The Mercedes-Benz W210 is an executive car which was produced by the German automaker Mercedes-Benz from 1995 through 2002 (production of the wagon variant (codenamed S210) carried over to the 2003 model year). They were sold under the E-Class model names in both sedan (saloon) and station wagon (estate) body types. W210 development started in 1988, three years after the W124’s introduction. The W210 E-class’s appearance, which was designed by Steve Mattin under design chief Bruno Sacco between 1989 and 1991, heralded a new design idiom for Mercedes, which would continue until the W209 CLK. W210 design work was frozen in May 1992 and developed for a show vehicle by late 1992. This design was previewed on the 1993 Coupé Concept shown at the Geneva Auto Show in March 1993. Design patents for both the Coupé Concept and the W210 E-Class were filed on 25 February 1993 in Germany and 25 August 1993 in the US.
On 21 July 1998, design patents were filed on an updated W210 (designed in 1997). As a result, for the 2000 model year, a new multi-function information system was incorporated into the instrument cluster below the speedometer, and the introduction of steering wheel controls for the audio/navigation/phone system. In addition, the 5-speed automatic transmission introduced “Touch Shift,” which used the +/- gate positions for semi-manual control of the gearbox. This electronic system replaced the previous gated shift arrangement and simplified gear changes. Exterior changes included a revised front with a steeper rake, similar to the CLK, and restyled bumpers and lower body trim; additionally, sedans received new taillights, while the wagon’s tailgate was redesigned, moving the CHMSL from the base of the rear window to directly above it in the underside of a small integral spoiler lip. The final W210 production included the E320 and E430 special editions released in two exterior colors – quartz silver (limited edition), obsidian black, and with Xenon lights, 17-inch alloy wheels and black maple walnut trim. Estate cars (sedans optionally) had Citroen-like self-leveling rear suspension with suspension struts rather than shock absorbers, gas-filled suspension spheres to provide damping and an under bonnet pressurizing pump. Unlike the traditional Citroën application Mercedes opted for a fixed ride height and employed rear coil springs to maintain the static ride height when parked.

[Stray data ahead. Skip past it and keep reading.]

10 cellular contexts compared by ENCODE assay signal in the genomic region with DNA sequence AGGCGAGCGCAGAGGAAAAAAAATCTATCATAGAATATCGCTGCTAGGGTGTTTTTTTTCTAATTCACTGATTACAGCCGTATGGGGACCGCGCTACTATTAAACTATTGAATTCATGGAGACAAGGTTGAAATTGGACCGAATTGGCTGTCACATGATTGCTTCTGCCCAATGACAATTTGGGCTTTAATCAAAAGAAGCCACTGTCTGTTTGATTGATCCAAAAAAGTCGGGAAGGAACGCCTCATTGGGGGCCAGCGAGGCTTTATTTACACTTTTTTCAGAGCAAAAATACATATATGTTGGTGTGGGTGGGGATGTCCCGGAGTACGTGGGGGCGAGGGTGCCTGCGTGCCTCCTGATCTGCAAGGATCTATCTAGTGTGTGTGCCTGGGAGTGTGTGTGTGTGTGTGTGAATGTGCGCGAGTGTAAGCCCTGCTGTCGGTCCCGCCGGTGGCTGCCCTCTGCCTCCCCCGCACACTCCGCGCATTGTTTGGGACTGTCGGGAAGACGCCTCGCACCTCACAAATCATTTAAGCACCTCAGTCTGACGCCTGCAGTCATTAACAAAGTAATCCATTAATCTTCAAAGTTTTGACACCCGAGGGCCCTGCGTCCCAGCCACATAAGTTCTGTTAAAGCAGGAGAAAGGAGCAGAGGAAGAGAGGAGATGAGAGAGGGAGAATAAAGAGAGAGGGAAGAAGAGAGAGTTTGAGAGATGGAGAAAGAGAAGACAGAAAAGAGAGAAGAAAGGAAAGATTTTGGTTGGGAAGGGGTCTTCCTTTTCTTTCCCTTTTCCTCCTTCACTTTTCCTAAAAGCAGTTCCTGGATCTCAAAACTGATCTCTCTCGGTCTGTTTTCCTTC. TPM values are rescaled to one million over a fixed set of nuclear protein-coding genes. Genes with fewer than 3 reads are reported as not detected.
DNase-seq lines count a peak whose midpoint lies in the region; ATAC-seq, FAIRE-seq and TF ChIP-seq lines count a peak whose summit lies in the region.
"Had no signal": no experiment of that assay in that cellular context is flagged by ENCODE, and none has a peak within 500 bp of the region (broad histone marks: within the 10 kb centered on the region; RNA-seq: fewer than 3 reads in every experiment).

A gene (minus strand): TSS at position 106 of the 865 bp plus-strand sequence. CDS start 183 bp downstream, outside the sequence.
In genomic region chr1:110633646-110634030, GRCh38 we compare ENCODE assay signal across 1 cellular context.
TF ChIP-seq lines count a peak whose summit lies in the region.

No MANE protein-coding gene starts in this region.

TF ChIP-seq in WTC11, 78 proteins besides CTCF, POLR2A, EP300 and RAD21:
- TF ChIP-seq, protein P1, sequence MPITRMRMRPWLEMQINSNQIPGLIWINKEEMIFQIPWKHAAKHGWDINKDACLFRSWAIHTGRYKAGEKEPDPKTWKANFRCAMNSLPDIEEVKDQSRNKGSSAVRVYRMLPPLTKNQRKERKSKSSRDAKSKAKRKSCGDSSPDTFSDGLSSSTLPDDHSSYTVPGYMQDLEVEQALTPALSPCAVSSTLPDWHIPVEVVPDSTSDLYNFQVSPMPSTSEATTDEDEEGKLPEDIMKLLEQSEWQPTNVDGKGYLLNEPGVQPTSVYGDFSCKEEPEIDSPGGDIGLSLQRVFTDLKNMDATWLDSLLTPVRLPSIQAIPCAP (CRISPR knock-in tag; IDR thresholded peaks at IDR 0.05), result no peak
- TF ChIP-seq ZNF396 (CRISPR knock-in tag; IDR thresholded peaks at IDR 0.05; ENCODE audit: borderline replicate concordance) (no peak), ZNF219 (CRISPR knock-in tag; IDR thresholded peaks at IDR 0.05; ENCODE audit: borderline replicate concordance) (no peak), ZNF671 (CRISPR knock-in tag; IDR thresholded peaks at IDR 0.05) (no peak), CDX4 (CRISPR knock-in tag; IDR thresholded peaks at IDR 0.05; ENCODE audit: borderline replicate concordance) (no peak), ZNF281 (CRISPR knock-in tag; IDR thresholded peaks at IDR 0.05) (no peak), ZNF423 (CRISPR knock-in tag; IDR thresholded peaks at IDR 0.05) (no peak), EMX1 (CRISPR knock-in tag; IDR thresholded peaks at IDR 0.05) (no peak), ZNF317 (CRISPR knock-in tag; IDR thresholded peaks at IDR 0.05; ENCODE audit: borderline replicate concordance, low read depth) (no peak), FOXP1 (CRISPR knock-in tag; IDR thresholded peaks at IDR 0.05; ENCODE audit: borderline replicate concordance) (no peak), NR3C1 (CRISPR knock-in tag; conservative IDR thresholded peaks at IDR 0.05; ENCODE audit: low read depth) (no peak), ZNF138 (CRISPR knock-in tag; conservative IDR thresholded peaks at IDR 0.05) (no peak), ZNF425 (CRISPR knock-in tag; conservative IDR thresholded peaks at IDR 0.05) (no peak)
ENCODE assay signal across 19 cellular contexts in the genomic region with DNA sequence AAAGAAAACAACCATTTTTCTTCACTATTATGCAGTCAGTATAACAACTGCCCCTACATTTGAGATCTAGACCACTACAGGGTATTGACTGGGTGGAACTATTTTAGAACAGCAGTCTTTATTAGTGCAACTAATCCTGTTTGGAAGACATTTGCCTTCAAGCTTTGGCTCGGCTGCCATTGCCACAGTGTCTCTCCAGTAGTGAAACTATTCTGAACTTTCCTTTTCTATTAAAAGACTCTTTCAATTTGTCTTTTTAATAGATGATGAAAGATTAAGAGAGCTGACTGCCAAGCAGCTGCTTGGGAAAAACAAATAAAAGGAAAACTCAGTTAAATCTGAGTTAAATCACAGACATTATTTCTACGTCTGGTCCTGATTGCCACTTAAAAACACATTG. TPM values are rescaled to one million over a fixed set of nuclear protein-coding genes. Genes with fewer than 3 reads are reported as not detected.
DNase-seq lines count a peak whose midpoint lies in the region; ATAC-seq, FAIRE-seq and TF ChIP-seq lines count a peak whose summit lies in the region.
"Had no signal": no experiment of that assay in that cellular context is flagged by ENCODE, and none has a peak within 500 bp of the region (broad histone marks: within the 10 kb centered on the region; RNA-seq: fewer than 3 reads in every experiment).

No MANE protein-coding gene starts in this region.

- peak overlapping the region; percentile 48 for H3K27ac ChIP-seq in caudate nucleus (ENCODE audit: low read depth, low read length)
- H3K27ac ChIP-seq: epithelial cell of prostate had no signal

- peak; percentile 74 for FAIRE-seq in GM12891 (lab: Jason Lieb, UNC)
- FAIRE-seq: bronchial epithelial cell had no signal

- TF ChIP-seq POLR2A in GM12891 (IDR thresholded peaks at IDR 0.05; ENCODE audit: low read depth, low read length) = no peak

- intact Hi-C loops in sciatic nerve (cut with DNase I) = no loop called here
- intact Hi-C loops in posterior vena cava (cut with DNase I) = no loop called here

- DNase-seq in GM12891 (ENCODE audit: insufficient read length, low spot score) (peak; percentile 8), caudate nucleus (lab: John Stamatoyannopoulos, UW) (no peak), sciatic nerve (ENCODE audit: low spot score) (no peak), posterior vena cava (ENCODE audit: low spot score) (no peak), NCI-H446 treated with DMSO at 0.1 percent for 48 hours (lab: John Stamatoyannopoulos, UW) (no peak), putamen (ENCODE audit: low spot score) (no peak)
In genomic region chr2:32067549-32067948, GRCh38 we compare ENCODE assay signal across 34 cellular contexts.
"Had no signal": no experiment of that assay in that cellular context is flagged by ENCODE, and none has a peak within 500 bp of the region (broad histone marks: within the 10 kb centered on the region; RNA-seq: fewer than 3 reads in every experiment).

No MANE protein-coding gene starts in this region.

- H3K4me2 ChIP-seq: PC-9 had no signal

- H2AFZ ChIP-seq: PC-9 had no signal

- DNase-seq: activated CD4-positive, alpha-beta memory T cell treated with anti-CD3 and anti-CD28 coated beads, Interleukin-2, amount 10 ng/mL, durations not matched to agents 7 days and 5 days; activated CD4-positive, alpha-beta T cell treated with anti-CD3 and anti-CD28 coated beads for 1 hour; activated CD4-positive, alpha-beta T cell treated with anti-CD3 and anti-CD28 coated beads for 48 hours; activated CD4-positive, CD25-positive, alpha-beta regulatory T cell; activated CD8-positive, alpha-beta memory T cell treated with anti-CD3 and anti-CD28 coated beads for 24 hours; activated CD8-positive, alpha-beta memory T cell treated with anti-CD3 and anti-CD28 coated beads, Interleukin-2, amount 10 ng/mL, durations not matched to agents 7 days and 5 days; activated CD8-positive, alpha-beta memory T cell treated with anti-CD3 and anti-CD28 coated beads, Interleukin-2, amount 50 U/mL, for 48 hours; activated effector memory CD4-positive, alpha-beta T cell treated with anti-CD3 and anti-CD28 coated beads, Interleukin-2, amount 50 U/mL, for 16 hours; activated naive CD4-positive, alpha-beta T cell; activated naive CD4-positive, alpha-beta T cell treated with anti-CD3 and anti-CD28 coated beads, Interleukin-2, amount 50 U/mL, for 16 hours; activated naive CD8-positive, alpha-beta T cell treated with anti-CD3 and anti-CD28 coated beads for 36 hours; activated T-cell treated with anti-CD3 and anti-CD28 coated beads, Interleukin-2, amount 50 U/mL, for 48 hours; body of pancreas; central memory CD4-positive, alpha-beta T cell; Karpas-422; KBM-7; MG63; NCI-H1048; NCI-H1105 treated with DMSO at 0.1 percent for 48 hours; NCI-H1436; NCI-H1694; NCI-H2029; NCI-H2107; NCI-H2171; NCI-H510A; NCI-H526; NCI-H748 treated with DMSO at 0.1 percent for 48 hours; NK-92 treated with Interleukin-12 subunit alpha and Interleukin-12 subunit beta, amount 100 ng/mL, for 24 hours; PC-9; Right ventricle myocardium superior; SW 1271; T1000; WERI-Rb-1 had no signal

It was the first Mercedes-Benz production car featuring Xenon headlamps (including dynamic headlamp range control, only low beam). / Wikipedia